Here's my model, and a catalog image of the "mock-up" box that does not exist in the Billund Vault. This would have been the largest LEGO house model of the 20th century. The 3rd image was of the much smaller (only 4 10x20 thick baseplates) actually produced 717 set (as a modern flat roofed house).
Of course, this doesn't fit with most modern builders... because you need to stick your minifigs nearby... thus turning them into giants next to this smaller scale (but still huge) house.... ;-)
These house are close to what I had in mind. I got the bricks now I need to find some windows.
I was selling it for $3.00 in Bricklink, and it would be free shipping if it were EMAILed versus sending a printed copy.
Also I have over 1000 white classic windows/doors in my collection, and I could get you a decent price on the all 24-29 items (depending on which model version you want to build). Below is an image from the original green 1960 Continental European Glued Retailer Model Catalog, item #0769, and my 2 alternative building designs (utilizing more windows).
The 15 page document also shows some historic building images from a USA TV commercial of this house, as well as Idea Book images of it from the 1960s.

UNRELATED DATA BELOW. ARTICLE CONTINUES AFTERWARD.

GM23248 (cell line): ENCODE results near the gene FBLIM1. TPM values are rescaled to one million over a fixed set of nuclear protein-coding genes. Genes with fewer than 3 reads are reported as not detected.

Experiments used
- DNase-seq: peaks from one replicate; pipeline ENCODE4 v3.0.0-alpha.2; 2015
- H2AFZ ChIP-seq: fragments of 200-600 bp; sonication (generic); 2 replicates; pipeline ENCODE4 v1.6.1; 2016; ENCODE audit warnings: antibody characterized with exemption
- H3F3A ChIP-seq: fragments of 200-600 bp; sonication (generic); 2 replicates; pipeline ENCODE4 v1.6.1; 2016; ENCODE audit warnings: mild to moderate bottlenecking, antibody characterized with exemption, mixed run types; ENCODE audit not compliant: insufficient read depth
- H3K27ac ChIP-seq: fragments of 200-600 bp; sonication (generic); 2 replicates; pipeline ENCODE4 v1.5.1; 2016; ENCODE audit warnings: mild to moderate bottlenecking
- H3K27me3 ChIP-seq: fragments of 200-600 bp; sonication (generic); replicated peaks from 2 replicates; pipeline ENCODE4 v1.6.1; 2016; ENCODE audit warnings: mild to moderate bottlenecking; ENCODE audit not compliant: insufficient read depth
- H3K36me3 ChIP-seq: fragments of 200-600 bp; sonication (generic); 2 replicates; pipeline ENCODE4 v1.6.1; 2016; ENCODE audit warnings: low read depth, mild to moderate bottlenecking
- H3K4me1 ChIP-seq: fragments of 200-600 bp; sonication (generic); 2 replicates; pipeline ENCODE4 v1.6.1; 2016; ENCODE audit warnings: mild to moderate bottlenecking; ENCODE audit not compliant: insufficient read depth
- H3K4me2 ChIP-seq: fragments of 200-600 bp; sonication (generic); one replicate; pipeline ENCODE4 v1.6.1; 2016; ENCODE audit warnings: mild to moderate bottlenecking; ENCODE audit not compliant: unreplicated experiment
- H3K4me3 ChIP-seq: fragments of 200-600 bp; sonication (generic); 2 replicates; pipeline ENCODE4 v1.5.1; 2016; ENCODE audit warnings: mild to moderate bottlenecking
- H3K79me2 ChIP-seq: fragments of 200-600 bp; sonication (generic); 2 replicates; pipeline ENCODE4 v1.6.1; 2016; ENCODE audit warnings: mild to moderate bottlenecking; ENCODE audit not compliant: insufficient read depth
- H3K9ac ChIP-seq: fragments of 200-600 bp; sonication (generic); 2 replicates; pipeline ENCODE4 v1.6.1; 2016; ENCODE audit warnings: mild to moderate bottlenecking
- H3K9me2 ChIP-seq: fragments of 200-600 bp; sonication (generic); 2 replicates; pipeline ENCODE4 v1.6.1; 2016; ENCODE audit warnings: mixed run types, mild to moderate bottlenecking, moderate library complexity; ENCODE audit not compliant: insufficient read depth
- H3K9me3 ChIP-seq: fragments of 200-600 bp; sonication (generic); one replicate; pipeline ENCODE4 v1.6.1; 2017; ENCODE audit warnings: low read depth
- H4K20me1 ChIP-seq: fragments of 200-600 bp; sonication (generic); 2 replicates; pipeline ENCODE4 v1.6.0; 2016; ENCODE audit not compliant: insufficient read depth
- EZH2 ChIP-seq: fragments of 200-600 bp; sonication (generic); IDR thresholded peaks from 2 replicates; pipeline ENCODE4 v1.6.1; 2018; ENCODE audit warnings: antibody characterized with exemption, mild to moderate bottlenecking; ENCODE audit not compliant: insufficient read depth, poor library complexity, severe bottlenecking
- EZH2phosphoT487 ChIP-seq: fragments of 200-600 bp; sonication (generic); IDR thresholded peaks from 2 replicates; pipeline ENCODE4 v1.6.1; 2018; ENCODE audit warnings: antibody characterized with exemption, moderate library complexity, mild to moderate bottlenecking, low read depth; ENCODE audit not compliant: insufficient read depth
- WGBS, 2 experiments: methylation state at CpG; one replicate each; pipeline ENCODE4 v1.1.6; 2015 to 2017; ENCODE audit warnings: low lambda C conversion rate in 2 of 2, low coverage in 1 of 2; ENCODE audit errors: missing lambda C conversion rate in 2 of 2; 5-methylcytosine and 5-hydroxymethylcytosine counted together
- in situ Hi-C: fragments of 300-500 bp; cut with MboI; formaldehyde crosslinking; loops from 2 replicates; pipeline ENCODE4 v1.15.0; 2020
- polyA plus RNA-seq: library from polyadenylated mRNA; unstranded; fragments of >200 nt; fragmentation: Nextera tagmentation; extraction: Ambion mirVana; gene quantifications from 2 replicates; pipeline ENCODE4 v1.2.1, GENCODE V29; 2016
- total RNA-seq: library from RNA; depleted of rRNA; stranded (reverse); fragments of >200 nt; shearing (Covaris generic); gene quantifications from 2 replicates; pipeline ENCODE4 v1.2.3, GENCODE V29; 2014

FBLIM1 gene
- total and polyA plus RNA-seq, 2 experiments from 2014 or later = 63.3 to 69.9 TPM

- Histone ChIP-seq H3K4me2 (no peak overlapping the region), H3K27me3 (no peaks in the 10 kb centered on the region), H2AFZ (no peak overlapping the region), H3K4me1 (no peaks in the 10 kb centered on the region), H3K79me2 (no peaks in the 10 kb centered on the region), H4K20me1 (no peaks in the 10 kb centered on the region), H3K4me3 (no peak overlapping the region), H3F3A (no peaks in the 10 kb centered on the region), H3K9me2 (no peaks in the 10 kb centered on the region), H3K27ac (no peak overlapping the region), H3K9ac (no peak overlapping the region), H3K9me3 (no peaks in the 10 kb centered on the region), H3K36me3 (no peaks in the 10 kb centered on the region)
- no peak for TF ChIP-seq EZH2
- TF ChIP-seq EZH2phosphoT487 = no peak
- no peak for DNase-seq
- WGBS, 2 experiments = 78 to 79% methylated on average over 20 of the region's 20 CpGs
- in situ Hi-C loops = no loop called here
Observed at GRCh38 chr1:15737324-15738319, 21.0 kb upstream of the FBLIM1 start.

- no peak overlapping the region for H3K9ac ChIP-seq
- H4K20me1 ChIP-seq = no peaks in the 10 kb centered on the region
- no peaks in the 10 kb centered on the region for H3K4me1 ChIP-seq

My fascination with this model and 717 set in general is that I was a young child in the 1960s, and I wanted this model set very much. My aunt spent 2 years trying to find this model... which she was going to buy me for Christmas or my birthday. 40 years later I found out from the Billund Archives and LEGO Collections... that they have no record of this model as a 717 set... and no box of this type in the Billund LEGO Set Vault.
So it took me 40 years to find out that the set I wanted so badly as a child was only used in USA/Canada LEGO catalogs (found in 1961-62 USA catalogs, and 1962-65 Canadian LEGO catalogs).... TLG... the child LEGO dream crusher...
(Huw and Ian... I hope I'm not breaking any forum rules)... but Jakbcat... you can email me at; [email protected], if you are interested in getting the instructions/history and the windows/doors... (all of the doors/window are less than 50 cents each). Then your son could build it from the instructions I made... plus it's a fascinating read with lots of historic images.
Right now it seems like the grays and tan parts are still to be found at PAB and those are good for homes..